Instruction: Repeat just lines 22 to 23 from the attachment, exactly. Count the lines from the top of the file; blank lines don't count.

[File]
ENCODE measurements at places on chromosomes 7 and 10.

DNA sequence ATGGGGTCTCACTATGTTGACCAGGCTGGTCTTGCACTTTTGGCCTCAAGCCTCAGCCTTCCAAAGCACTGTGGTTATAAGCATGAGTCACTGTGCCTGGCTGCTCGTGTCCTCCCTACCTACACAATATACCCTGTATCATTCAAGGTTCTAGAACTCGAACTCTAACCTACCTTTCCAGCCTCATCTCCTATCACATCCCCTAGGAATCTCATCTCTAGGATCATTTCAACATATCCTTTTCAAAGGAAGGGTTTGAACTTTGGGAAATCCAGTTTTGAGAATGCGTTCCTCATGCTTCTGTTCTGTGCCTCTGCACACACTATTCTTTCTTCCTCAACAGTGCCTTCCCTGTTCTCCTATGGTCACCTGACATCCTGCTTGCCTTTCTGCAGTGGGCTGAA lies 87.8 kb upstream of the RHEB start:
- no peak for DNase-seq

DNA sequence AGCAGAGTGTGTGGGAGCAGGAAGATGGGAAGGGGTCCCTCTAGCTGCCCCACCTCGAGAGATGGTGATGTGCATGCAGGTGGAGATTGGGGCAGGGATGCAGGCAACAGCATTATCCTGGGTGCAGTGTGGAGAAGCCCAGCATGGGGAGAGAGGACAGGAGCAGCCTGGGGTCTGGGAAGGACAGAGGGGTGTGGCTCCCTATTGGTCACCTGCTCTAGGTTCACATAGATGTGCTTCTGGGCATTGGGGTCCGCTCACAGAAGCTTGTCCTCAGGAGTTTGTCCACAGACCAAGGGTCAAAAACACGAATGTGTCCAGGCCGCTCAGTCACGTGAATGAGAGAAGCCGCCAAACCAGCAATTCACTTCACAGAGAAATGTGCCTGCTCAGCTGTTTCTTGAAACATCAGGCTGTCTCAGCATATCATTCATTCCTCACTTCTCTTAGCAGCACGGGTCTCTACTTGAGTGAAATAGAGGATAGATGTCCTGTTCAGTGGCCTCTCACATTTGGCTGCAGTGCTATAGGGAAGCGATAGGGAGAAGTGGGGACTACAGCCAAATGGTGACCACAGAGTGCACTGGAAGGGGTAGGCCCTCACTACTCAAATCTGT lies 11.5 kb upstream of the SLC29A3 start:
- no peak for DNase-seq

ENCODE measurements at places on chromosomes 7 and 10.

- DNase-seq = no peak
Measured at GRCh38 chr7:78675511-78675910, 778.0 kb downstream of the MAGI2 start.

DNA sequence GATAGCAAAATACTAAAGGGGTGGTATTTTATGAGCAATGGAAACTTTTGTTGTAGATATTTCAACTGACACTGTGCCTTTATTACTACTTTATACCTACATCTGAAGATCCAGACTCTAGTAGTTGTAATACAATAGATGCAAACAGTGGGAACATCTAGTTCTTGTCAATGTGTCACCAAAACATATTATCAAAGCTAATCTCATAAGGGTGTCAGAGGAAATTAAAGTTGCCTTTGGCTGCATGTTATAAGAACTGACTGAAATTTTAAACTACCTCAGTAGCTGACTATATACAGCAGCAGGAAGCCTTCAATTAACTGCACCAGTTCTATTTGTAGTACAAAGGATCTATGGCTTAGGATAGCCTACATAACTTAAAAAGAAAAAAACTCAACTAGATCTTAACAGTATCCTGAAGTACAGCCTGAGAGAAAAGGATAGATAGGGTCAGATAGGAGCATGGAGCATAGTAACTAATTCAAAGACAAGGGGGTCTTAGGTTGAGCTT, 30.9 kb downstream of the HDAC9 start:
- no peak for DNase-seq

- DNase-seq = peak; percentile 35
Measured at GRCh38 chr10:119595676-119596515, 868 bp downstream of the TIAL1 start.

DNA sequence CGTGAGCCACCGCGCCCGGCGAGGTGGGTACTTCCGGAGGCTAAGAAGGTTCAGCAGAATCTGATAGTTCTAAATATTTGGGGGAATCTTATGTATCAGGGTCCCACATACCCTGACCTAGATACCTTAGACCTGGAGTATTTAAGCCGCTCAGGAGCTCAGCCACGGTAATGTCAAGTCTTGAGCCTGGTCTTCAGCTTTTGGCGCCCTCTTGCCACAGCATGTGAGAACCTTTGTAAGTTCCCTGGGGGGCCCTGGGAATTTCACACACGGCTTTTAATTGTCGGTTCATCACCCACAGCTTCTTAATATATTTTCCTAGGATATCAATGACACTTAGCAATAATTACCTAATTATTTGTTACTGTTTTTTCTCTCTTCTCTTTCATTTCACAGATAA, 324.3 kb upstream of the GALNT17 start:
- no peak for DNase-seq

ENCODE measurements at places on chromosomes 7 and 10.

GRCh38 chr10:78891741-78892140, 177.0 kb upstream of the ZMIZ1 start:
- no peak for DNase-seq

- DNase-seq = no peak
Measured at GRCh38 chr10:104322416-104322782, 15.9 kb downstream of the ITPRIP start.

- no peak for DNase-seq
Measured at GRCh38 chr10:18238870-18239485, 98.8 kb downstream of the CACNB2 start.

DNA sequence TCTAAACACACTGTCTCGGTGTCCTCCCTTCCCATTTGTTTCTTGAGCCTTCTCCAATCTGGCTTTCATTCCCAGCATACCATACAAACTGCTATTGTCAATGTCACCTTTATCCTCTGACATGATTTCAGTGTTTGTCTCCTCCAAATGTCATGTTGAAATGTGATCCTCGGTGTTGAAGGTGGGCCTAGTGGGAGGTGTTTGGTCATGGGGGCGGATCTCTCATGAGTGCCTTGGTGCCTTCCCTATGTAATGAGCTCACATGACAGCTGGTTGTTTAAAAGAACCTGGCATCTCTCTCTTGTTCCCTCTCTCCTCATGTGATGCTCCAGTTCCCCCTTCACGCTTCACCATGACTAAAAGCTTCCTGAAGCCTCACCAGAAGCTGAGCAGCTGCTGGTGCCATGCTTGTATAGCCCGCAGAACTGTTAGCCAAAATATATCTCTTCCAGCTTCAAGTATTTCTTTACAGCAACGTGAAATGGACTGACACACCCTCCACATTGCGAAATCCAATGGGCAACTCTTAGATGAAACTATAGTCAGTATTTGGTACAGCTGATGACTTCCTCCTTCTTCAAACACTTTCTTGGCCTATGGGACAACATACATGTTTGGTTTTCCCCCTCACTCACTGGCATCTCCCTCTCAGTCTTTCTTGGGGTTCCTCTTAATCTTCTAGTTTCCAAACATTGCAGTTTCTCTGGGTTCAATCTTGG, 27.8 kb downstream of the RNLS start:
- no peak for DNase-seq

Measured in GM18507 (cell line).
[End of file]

DNA sequence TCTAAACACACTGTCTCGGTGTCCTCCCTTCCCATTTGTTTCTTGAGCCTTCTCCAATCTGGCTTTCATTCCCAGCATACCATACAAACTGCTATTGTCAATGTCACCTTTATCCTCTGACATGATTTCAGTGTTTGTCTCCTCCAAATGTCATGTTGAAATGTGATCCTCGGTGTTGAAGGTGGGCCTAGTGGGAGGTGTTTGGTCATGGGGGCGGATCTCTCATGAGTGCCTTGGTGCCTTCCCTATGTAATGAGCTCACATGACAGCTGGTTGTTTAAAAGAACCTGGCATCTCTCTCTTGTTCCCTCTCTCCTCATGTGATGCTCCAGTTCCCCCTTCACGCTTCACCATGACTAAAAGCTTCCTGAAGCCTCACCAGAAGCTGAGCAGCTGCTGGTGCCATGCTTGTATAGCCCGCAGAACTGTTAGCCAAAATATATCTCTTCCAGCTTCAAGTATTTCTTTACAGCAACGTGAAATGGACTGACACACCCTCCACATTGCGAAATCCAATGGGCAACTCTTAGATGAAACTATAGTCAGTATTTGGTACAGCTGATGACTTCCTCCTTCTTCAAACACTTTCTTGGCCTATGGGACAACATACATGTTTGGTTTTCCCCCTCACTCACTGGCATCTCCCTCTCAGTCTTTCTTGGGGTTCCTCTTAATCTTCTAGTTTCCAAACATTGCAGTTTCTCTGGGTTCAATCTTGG, 27.8 kb downstream of the RNLS start:
- no peak for DNase-seq